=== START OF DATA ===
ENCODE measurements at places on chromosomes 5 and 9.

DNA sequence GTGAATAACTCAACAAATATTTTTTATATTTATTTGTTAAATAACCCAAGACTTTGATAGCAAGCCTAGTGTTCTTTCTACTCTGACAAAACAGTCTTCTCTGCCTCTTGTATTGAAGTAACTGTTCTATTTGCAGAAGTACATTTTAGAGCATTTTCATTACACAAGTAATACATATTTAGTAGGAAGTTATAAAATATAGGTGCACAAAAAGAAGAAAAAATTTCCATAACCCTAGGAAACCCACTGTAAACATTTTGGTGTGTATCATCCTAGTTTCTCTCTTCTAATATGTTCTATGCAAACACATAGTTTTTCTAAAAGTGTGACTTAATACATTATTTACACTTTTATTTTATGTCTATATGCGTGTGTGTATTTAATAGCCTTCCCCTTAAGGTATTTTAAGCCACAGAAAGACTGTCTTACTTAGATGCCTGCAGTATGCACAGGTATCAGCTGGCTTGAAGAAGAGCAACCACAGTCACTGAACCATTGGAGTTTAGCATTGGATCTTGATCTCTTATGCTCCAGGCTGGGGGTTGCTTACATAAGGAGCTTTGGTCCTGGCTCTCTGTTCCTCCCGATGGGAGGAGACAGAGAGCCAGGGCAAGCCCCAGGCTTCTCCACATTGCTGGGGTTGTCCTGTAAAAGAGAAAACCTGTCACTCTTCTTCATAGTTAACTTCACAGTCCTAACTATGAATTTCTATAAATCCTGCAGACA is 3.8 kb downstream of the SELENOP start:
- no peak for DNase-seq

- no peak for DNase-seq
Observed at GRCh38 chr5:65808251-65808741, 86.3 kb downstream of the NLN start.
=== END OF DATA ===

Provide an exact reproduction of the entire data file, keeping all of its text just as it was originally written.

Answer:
ENCODE measurements at places on chromosomes 5 and 9.

DNA sequence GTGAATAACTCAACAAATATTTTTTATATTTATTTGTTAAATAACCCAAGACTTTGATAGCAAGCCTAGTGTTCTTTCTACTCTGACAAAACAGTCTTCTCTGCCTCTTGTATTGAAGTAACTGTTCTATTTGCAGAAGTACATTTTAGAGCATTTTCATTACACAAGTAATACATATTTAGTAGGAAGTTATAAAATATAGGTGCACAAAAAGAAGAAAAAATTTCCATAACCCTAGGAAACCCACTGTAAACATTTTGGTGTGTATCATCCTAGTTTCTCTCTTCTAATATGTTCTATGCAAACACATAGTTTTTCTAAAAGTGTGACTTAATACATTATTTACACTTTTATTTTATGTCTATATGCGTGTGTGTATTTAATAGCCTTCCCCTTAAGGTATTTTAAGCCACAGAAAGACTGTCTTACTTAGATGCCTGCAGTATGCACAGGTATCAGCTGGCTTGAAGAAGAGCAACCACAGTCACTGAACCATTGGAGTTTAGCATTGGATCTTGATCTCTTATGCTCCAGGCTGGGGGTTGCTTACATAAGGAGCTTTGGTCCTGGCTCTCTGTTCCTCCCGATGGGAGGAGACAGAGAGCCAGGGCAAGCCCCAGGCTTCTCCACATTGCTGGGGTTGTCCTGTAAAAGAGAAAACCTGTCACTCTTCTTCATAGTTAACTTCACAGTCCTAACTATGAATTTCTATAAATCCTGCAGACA is 3.8 kb downstream of the SELENOP start:
- no peak for DNase-seq

- no peak for DNase-seq
Observed at GRCh38 chr5:65808251-65808741, 86.3 kb downstream of the NLN start.